author = "Annie McCluskey and Louise Ada and Dean, {Catherine M.} and Janine Vargas",
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    Feasibility and validity of a wearable GPS device for measuring outings after stroke. / McCluskey, Annie; Ada, Louise; Dean, Catherine M.; Vargas, Janine.

    In: ISRN rehabilitation, Vol. 2012, 2012, p. 823180-1-823180-8.

    Research output: Contribution to journalArticleResearchpeer-review

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    AU - McCluskey, Annie

    AU - Ada, Louise

    AU - Dean, Catherine M.

    AU - Vargas, Janine

    N1 - Copyright the Author(s) 2012. Version archived for private and non-commercial use with the permission of the author/s and according to publisher conditions. For further rights please contact the publisher.

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    N2 - Aim. Self-report diaries are a low-cost method of measuring community participation but may be inaccurate, while the "gold standard", observation is time consuming and costly. This study aimed to investigate the feasibility and validity of a global positioning system (GPS) for measuring outings after stroke. Design. Cross-sectional cohort study. Methods. Twenty ambulant people with stroke wore a GPS device and kept a diary for 7 days, and 18 were observed for half a day. We recorded recruitment rate, user perceptions, and data extraction time. GPS data were analysed against Google maps. Percent exact agreement (PEA) with observation was calculated for GPS and diary. Results. Of 23 eligible participants, 20 consented (mean 3.6 years after stroke). GPS data recovery was high (87%). Some participants had difficulty operating the on/off switch and reading the small screen. Data extraction took an average of 5 hours per participant. PEA with observation was high for number of outings (GPS 94%; diary 89%) but lower for purpose of outings (GPS 71%; diary 82%). Conclusions. The GPS device and diary were both feasible and valid for measuring outings after stroke. Simultaneous use of GPS and diaries is recommended for comprehensive analysis of outings.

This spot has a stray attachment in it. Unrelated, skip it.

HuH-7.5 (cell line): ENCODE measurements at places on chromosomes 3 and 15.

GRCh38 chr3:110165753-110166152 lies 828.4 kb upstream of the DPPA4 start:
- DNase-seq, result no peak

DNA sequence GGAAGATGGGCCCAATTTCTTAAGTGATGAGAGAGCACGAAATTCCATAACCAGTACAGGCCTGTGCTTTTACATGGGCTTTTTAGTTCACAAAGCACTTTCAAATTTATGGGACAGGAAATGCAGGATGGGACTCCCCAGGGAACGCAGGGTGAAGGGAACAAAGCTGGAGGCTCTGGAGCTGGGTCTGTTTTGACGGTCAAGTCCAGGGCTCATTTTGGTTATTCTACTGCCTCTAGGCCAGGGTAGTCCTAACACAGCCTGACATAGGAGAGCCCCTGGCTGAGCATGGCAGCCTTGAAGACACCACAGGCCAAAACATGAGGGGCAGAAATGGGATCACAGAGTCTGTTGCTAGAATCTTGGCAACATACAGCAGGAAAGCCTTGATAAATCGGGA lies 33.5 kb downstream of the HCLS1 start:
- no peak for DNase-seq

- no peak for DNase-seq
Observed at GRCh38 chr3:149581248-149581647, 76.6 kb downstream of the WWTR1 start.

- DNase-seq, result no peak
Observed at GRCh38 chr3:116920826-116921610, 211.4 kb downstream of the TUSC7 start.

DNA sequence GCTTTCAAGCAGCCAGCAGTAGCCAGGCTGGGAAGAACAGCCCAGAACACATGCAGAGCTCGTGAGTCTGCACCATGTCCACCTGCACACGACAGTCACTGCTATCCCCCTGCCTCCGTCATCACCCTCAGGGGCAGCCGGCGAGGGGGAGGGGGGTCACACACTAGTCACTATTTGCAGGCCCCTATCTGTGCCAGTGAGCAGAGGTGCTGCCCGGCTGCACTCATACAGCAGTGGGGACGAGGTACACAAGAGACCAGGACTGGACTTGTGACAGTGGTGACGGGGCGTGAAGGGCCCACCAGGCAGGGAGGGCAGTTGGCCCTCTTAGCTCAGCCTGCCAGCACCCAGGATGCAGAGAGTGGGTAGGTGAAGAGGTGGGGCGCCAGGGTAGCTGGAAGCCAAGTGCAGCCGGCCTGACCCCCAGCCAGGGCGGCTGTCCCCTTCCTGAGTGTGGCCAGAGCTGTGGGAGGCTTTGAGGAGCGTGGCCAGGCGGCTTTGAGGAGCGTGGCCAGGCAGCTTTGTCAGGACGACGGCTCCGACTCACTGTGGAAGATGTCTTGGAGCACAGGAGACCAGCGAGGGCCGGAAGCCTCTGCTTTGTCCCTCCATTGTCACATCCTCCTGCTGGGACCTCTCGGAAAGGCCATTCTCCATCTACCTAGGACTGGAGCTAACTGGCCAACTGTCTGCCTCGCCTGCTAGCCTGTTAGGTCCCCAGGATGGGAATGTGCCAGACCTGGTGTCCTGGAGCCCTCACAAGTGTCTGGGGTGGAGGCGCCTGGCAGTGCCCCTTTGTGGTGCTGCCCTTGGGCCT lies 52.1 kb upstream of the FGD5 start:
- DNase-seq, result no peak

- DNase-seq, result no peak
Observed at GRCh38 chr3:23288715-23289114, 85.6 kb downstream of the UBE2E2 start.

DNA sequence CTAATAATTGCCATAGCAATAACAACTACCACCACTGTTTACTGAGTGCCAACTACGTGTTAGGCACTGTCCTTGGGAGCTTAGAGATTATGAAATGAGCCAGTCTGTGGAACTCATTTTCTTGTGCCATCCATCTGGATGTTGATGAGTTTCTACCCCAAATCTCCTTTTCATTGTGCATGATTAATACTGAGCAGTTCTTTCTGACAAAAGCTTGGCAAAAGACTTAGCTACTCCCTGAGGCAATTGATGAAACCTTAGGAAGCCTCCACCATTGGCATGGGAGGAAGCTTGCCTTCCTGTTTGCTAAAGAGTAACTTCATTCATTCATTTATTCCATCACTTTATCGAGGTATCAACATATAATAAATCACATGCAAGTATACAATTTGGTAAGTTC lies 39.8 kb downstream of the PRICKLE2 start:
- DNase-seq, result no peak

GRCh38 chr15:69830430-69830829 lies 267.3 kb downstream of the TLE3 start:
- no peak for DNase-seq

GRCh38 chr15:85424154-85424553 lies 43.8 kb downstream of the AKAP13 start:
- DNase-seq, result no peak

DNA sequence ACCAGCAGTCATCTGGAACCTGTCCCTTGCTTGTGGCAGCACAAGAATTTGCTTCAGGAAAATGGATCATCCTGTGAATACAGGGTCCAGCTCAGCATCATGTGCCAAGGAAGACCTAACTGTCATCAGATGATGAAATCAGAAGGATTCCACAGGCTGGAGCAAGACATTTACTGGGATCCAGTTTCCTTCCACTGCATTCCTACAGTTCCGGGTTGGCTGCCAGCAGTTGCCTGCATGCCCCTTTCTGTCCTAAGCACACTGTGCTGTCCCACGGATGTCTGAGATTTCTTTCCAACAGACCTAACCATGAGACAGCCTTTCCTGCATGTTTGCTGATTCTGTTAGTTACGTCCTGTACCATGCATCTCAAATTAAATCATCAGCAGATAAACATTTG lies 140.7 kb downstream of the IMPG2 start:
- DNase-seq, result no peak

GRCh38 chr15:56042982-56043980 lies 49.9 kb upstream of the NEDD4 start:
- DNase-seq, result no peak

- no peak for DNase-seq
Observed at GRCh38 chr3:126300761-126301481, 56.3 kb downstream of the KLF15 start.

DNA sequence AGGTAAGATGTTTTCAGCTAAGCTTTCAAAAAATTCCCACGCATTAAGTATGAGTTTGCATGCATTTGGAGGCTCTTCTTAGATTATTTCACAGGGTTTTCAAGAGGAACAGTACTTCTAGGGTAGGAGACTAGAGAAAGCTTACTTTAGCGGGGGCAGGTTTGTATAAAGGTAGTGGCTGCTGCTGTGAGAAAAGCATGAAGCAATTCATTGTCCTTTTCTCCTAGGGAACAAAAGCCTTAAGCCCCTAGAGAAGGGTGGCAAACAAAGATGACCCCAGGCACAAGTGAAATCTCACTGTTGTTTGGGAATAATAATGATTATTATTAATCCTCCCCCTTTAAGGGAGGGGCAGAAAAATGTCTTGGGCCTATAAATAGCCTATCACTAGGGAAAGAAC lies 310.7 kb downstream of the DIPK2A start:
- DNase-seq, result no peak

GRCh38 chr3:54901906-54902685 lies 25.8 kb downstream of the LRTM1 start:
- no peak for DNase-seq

AB - Aim. Self-report diaries are a low-cost method of measuring community participation but may be inaccurate, while the "gold standard", observation is time consuming and costly. This study aimed to investigate the feasibility and validity of a global positioning system (GPS) for measuring outings after stroke. Design. Cross-sectional cohort study. Methods. Twenty ambulant people with stroke wore a GPS device and kept a diary for 7 days, and 18 were observed for half a day. We recorded recruitment rate, user perceptions, and data extraction time. GPS data were analysed against Google maps. Percent exact agreement (PEA) with observation was calculated for GPS and diary. Results. Of 23 eligible participants, 20 consented (mean 3.6 years after stroke). GPS data recovery was high (87%). Some participants had difficulty operating the on/off switch and reading the small screen. Data extraction took an average of 5 hours per participant. PEA with observation was high for number of outings (GPS 94%; diary 89%) but lower for purpose of outings (GPS 71%; diary 82%). Conclusions. The GPS device and diary were both feasible and valid for measuring outings after stroke. Simultaneous use of GPS and diaries is recommended for comprehensive analysis of outings.